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Electron

Why Electron

We choose to cover electron as you can easily use it as a front-end application across any platforms (Windows, MacOS, Linux or even a mobile application) for your AI applications.

Installation of Electron

Creating Electron Project

Critical Files

You should have 3 base files package.json, main.js and index.html to have a basic application.

mkdir app
cd app

npm init

touch main.js
touch index.html

Edit package.json

  • When you run npm init, it should create a package.json file. But we need to make some tiny changes to leverage on electron.
  • Key fields
    • name: name of your app, can be anything
    • version: version of your app, can be anything
    • main: main javascript file, we recommend using main.js
    • scripts: here you want to copy the whole scripts section to leverage on electron
    • devDependencies: electron version required
{
  "name": "dlw",
  "version": "0.1.0",
  "main": "main.js",
  "scripts": {
    "start": "electron ."
  },
  "devDependencies": {
    "electron": "^6.0.8"
  }
}

Edit main.js

This beautiful boilerplate code is provided by Electron, full credits to them.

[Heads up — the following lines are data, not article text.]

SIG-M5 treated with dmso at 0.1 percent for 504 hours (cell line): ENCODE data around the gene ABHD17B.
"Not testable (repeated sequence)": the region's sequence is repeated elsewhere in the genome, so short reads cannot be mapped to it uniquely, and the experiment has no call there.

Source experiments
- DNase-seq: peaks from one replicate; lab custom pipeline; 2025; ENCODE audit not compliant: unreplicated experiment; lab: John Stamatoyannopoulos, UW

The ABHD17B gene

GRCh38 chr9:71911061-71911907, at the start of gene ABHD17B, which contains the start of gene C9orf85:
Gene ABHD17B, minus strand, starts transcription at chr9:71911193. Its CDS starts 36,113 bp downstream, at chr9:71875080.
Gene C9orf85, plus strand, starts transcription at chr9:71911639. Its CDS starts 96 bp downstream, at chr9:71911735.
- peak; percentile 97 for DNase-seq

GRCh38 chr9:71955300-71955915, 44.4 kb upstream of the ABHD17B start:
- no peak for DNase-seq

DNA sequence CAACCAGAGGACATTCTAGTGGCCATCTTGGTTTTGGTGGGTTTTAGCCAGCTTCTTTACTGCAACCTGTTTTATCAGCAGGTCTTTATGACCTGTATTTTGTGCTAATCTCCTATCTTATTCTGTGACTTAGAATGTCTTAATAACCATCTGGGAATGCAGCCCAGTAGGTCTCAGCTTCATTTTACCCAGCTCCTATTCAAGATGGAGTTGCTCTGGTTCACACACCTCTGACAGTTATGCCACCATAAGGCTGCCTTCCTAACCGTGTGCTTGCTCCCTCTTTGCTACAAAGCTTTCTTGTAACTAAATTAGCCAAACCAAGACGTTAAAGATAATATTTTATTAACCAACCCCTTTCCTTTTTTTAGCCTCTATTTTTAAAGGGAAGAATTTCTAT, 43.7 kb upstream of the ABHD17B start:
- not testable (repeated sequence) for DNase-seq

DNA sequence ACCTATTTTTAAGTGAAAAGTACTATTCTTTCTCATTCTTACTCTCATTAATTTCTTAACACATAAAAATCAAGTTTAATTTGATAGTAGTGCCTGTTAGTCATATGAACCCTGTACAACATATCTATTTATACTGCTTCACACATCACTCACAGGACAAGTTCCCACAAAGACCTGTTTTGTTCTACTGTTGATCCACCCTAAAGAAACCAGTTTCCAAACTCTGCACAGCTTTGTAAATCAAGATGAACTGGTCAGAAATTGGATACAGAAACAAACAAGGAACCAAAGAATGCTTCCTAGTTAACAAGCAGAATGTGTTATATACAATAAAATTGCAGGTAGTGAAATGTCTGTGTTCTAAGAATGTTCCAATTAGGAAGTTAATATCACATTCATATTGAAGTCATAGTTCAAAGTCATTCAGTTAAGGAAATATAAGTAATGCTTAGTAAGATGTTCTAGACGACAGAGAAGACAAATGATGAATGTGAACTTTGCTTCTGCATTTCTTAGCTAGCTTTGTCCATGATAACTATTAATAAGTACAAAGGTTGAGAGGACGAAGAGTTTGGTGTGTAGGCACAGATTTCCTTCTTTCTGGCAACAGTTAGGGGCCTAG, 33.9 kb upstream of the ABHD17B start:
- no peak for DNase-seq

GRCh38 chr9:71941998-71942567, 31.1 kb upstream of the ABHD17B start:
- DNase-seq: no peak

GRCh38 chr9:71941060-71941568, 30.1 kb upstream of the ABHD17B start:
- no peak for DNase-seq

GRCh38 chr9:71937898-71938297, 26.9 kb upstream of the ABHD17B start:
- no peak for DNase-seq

const { app, BrowserWindow } = require('electron')

// Keep a global reference of the window object, if you don't, the window will
// be closed automatically when the JavaScript object is garbage collected.
let win

function createWindow () {
  // Create the browser window.
  win = new BrowserWindow({
    width: 800,
    height: 600,
    webPreferences: {
      nodeIntegration: true
    }
  })

  // and load the index.html of the app.
  win.loadFile('index.html')

  // Open the DevTools.
  // win.webContents.openDevTools()

  // Emitted when the window is closed.
  win.on('closed', () => {
    // Dereference the window object, usually you would store windows
    // in an array if your app supports multi windows, this is the time
    // when you should delete the corresponding element.
    win = null
  })
}

// This method will be called when Electron has finished
// initialization and is ready to create browser windows.
// Some APIs can only be used after this event occurs.
app.on('ready', createWindow)

// Quit when all windows are closed.
app.on('window-all-closed', () => {
  // On macOS it is common for applications and their menu bar
  // to stay active until the user quits explicitly with Cmd + Q
  if (process.platform !== 'darwin') {
    app.quit()
  }
})

app.on('activate', () => {
  // On macOS it's common to re-create a window in the app when the
  // dock icon is clicked and there are no other windows open.
  if (win === null) {
    createWindow()
  }
})

// In this file you can include the rest of your app's specific main process
// code. You can also put them in separate files and require them here.

Edit index.html

I modified this script from electron's boilerplate code where it will display critical dependencies' versions for your node, chrome and electron.

<!DOCTYPE html>
<html>

  <head>